The King of Beers also rules the Super Bowl.
According to Nielsen, Anheuser-Busch was the top spender in the last five Super Bowls, ponying up $149 million between 2009-2013. That the maker of Budweiser and Bud Light is the biggest backer of the NFL championship tilt isn’t at all surprising; on average, the brewer scoops up four-and-a-half minutes of airtime, mixing it up with 30- and 60-second executions.
Bud Light is an official NFL sponsor, supplanting MillerCoors’ Coors Light in April 2011 after a decade-long hiatus. Anheuser-Busch is now halfway through its six-year, $1.2 billion contract with the league.
For Super Bowl XLVIII, A-B has three Bud Light spots ready to go, including 30- and 60-second cutdowns of BBDO’s “Up for Whatever” spot, which features Reggie Watts, Minka Kelly, Arnold Schwarzenegger, Don Cheadle and a llama named Lilly.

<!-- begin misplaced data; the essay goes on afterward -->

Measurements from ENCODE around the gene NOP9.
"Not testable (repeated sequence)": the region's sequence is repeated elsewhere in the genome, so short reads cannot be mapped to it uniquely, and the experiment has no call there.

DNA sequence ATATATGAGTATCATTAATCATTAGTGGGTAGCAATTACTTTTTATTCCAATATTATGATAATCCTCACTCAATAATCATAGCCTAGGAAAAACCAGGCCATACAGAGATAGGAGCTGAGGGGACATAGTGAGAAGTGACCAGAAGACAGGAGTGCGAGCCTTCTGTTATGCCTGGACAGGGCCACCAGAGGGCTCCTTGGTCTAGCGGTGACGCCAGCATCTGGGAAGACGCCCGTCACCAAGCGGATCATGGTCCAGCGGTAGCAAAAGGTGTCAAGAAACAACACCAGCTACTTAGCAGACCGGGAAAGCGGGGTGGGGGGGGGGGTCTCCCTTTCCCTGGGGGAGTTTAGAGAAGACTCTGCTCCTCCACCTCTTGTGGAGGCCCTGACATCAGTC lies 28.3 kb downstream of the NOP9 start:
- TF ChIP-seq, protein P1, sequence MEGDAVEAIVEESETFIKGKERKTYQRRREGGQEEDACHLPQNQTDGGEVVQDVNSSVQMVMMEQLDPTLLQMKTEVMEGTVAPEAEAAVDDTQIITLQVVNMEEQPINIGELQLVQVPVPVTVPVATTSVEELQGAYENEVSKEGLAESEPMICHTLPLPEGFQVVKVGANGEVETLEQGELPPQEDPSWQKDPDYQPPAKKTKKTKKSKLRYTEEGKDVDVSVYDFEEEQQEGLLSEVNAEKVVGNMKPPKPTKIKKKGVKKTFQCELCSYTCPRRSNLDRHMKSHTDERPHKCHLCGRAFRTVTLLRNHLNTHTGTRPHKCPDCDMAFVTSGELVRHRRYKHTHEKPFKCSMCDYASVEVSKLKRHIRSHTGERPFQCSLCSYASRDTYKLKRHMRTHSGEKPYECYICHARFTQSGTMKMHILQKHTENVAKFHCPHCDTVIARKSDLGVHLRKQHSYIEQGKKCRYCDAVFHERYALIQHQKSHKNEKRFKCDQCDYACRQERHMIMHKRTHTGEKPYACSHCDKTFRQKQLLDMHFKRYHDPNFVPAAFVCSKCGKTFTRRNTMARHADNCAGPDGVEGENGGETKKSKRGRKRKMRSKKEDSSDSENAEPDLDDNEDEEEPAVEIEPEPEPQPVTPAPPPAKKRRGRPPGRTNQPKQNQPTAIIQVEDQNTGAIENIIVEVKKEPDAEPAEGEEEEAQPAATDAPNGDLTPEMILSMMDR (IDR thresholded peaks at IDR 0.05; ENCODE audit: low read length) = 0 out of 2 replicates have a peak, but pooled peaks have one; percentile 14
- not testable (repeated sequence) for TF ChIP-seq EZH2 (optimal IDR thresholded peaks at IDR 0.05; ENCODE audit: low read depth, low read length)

The Super Bowl’s second biggest sponsor, PepsiCo, has invested $97 million in ads going back to 2009. Pepsi is sponsoring the 2014 Halftime Show and is airing a single :30, while PepsiCo’s Frito-Lay unit will be represented by a pair of user-generated spots for Doritos.
Other big spenders in Super Bowls XLIII through XLVII include Coca-Cola ($62 million), Volkswagen ($57 million) and Fiat ($55 million).
Over the past five years, auto has been the most committed category, investing $298 million in Super Bowl airtime, while beer is a distant second ($149 million). Movie studios have accounted for $130 million in big game ad inventory, while soft drinks ($89 million) and tortilla chips ($42 million) round out the top five.
As Nielsen notes, the average $4 million asking price Fox secured for each 30-second sliver of its broadcast is nearly 50 times greater than the average prime-time spot.
Super Bowl XLVIII kicks off on Fox Sunday, Feb. 2, at 6:30 p.m. EST.